Aftersun is a story of rediscovery, as present-day Sophie deciphers memories tainted by time to regain a sense of who her dad was.’

Without playing into cliché coming-of-age tropes, Wells’ film explores girlhood and growing up with a delicate accuracy. Sophie is fascinated by the older kids who are staying at the resort, desperate to catch up and be like them. In the pool, the camera focuses on a frenzy of teenage bodies under the water, whereas Sophie’s toes can barely reach the ground. Corio plays a girl teetering on the border of adolescence with relatable clarity. She is both young enough to be nurtured and old enough to be nurturing. She is tucked into bed by her dad, and in turn tucks him into bed when he is drunkenly passed out. But the film persists to remind us of her youth. Her bruised knees are the image of childhood play, and her straightforward questioning and search for truth shows how she has not yet been maimed by a world that criticises honesty. Corio portrays the feeling of being eleven and of being both in awe of and perplexed by adulthood with a proficiency I haven’t seen before in film.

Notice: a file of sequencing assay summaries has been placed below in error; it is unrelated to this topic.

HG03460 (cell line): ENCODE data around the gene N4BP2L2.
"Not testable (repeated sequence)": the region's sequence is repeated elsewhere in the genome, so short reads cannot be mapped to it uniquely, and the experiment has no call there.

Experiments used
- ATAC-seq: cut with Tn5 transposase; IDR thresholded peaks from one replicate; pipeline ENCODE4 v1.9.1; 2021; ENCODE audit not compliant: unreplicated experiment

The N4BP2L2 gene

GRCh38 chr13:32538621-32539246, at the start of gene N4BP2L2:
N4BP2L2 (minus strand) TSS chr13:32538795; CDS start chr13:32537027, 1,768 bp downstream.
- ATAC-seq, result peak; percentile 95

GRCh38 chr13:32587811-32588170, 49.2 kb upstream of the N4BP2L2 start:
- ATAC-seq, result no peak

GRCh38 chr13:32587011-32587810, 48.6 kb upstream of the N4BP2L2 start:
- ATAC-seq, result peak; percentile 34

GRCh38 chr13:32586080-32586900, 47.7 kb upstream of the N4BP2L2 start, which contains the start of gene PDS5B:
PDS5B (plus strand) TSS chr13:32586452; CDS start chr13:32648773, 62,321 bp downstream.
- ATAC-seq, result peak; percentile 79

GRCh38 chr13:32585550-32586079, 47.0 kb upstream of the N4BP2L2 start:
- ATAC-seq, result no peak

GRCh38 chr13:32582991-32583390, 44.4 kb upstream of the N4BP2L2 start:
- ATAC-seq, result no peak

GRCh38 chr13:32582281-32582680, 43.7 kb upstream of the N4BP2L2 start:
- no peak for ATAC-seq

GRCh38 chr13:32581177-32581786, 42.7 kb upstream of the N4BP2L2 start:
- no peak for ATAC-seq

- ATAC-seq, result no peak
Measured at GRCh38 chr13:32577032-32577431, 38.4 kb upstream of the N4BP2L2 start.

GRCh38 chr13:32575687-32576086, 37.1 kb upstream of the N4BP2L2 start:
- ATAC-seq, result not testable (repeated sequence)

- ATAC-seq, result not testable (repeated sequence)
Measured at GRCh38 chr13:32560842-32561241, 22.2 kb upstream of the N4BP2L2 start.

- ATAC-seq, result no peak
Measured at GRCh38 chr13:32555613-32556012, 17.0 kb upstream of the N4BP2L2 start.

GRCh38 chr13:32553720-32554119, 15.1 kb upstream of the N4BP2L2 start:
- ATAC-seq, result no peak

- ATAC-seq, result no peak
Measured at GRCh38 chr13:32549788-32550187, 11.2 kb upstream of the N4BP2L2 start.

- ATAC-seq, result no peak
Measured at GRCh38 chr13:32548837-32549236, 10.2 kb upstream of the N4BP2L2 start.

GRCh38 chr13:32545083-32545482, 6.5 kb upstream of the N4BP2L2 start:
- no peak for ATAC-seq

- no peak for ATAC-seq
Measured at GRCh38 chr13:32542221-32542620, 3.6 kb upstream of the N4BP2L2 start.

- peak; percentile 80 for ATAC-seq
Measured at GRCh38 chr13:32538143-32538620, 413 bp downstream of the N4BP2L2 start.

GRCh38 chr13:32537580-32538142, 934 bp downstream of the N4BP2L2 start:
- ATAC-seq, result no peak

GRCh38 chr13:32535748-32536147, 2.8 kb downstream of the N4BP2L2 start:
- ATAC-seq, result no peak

Wells abolishes conceptions of the traditional family unit in Aftersun, placing the onus on love and openness rather than conventionality. Calum has split from Sophie’s mother and doesn’t see his daughter very often. When he does, he navigates fatherhood not without struggle, but at no point in the film does Wells want us to doubt his ability to parent Sophie with all his love and care. Wells said herself in an interview that she thinks Calum is ‘better at being a father than he is at just about being anything else.’ Sophie’s complete adoration of him is testament to this. They lounge together on sunbeds at the beach, and when Calum adjusts his position to shade his eyes from the harsh sun, Sophie watches and copies him.